This election, by the very nature of the choices we have before us is historical. It is exciting to know that regardless of which ticket wins, it will break all precedents, since for the first time a black American and a woman are their party’s nominees for national office. We should not underestimate what a proud moment this is for America as a nation, and what it signifies in terms of the progress we have made. The message to blacks, women and other minorities in this great country, as well as around the world, regardless of what happens on November 4th, is that anything is possible. In the words of the old Virginia Slim commercials, “we’ve come a long way, baby.” Clearly this election is about change, and one way or another, regardless of who is elected, we will have change.
Many factors go into the choices each of us will make as to who we believe can best lead our nation. For some of us, experience, or lack of experience is a factor. Age may or may not be a factor. You know how John McCain has pointed to his 96 year old mother. I can’t resist the chance to share with you a cute joke about an elderly Jewish man who walks into an insurance agency and says he wants to buy a life insurance policy. When told that insurance policies are not sold to 80 year old men, he asks, “Then how come you sold one to my father last week?” “How old is your father?” the agent asks. “He’s a hundred.” “A hundred?!” replies the astonished agent. “Well, you’ll have to come back tomorrow, when the manager is here, since I don’t have the authority to issue you a policy.”
He tells him he can’t come back tomorrow. “Why not?” he is asked. “I can’t come tomorrow because my grandfather is getting married.” Now the agent is really shocked. “Your grandfather is getting married?! How old is he?” “He just turned 120.” “A hundred and twenty? Why would a 120 year old man want to get married?” “Well, to tell you the truth, he really doesn’t want to, but his mother is pushing him into it.”
It is clear that there is intense interest in this campaign. There was a time when the question a rabbi was asked more than any other was whether or not a chicken was kosher. The question I have been asked more than any other, in all my years combined as a rabbi is what I have been asked the past six months, and it has to do with Democratic candidate Barack Obama. I will say that many of the emails and accusations that have been circulating in our community about him being a Moslem, and other scurrilous comments are blatantly false. We must be cautious about believing things we read on the internet, in ads, and on cable news shows, which have just become platforms for pundits to espouse their own positions, instead of giving us the news. I would encourage us to focus on substance and the important issues facing us, as well as the character of the person we choose to be our leader. We long for and need someone who can inspire us by his example to serve, and to call upon us to sacrifice and live up to the best in us.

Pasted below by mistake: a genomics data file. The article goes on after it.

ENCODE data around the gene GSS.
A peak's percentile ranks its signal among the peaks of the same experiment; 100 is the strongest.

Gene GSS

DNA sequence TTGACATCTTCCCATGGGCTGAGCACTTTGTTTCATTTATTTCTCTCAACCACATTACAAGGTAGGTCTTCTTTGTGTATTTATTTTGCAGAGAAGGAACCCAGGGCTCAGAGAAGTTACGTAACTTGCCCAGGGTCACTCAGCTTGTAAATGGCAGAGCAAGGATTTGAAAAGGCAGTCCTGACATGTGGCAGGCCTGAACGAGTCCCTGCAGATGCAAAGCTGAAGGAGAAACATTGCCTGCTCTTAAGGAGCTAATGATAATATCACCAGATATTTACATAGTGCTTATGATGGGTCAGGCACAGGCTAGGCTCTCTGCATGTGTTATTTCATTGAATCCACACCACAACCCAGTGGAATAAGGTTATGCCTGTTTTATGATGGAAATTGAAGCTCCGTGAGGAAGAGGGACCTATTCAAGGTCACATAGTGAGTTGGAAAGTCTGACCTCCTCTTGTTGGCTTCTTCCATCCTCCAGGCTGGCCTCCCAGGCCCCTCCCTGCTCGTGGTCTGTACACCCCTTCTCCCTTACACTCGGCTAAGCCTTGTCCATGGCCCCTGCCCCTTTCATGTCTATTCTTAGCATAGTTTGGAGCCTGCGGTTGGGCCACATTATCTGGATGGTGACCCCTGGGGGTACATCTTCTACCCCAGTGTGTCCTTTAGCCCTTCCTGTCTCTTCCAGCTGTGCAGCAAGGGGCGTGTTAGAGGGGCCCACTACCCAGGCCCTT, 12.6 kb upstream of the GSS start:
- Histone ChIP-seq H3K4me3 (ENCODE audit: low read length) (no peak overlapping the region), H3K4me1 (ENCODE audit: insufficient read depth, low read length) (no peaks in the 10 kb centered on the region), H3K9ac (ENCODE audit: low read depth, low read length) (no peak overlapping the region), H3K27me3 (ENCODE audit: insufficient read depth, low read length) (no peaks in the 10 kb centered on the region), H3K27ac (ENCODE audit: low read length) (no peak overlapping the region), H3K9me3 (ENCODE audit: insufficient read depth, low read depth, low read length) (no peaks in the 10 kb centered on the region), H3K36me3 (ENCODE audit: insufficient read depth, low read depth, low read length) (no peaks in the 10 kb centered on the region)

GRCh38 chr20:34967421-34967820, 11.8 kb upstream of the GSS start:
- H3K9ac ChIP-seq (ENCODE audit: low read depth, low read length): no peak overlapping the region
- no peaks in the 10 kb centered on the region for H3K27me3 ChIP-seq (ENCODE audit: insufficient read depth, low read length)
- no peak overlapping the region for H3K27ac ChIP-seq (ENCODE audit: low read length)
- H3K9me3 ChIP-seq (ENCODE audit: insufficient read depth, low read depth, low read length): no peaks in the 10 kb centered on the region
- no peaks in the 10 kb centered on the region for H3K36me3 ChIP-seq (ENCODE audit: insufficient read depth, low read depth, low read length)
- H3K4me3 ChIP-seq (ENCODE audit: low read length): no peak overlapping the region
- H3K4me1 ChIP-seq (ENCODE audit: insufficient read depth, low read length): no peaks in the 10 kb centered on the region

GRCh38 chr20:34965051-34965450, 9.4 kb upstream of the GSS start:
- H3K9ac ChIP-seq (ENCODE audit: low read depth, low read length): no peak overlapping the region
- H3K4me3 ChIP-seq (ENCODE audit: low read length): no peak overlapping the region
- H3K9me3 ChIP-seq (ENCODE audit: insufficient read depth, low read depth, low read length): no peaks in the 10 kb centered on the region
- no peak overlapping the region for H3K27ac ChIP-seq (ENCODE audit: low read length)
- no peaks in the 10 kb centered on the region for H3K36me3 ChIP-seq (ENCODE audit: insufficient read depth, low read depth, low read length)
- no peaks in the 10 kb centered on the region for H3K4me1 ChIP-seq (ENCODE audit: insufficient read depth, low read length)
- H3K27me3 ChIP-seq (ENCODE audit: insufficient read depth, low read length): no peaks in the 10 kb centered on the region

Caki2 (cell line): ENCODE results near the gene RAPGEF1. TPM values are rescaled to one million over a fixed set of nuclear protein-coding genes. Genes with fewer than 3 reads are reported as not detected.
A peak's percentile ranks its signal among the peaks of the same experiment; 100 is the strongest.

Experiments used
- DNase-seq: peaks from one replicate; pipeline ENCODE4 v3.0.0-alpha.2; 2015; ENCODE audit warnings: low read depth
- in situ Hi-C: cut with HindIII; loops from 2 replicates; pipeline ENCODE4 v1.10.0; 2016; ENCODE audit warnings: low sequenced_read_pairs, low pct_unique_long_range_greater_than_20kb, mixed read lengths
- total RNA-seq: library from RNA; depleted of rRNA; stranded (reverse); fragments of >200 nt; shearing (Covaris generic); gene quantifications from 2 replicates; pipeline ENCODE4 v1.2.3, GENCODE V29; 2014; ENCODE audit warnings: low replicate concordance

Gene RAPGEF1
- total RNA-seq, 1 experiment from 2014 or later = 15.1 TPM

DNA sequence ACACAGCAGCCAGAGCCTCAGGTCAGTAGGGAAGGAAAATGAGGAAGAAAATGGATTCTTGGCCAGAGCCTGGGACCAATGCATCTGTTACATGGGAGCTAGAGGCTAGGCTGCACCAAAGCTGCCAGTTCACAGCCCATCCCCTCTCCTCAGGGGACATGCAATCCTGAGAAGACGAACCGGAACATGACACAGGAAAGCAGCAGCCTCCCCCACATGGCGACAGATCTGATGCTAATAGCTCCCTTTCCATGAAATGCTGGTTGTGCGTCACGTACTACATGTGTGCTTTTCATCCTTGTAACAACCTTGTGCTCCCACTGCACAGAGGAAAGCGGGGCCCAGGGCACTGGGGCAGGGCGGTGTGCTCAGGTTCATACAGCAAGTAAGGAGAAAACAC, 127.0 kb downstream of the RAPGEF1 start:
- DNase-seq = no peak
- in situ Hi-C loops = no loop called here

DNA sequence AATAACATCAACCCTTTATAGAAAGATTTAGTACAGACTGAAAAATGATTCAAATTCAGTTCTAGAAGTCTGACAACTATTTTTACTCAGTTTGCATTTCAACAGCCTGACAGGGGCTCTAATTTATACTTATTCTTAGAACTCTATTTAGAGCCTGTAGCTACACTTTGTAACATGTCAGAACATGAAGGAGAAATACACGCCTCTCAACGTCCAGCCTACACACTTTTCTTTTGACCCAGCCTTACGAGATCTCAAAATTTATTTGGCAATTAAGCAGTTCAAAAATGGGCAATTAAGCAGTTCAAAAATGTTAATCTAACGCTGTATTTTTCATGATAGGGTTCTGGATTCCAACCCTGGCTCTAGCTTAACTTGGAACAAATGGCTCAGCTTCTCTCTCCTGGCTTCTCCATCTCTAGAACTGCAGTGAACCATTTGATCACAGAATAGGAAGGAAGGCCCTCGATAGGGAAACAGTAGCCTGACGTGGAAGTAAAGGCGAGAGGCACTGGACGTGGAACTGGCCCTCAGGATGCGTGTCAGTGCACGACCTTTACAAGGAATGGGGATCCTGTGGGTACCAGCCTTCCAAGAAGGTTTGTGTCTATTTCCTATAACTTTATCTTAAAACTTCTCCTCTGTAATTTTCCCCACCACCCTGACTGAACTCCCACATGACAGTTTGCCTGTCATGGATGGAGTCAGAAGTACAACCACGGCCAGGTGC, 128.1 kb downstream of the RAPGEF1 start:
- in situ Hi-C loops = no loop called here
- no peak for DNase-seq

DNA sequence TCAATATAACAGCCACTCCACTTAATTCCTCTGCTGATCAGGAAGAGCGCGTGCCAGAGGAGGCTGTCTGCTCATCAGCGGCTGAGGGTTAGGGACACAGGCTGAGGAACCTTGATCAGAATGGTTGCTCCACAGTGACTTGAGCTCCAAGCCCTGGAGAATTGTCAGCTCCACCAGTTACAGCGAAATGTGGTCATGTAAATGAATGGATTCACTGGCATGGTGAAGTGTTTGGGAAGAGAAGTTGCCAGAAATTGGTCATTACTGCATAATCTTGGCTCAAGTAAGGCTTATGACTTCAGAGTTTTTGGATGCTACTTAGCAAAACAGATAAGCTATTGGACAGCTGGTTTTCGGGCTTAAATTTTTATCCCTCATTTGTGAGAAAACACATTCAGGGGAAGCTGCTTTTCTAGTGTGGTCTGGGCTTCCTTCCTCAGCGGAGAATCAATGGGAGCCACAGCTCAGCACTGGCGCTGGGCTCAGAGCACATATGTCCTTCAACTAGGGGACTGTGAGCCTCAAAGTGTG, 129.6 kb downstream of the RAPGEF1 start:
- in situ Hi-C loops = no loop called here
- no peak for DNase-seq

Among the many important issues worth taking into consideration are the different economic policies, their health care plans, what they will do about Social Security, on what basis will they nominate justices to the Supreme Court, how they will handle foreign policy issues, such as genocide in Darfur, oppression in Tibet, an emergent Russia and China, as well as what to do about the dangers posed by Pakistan and Afghanistan, not to mention the war in Iraq, and so on. Who their advisers are and who they will choose as their appointees, with whom they associate, as well as who and what influences and shapes their thinking are all legitimate questions to raise, for they have an impact on how they will act on issues facing our nation. I want to comment on just two issues of concern to me and that are of paramount importance for us as Jews and as Americans: Israel and energy and the environment.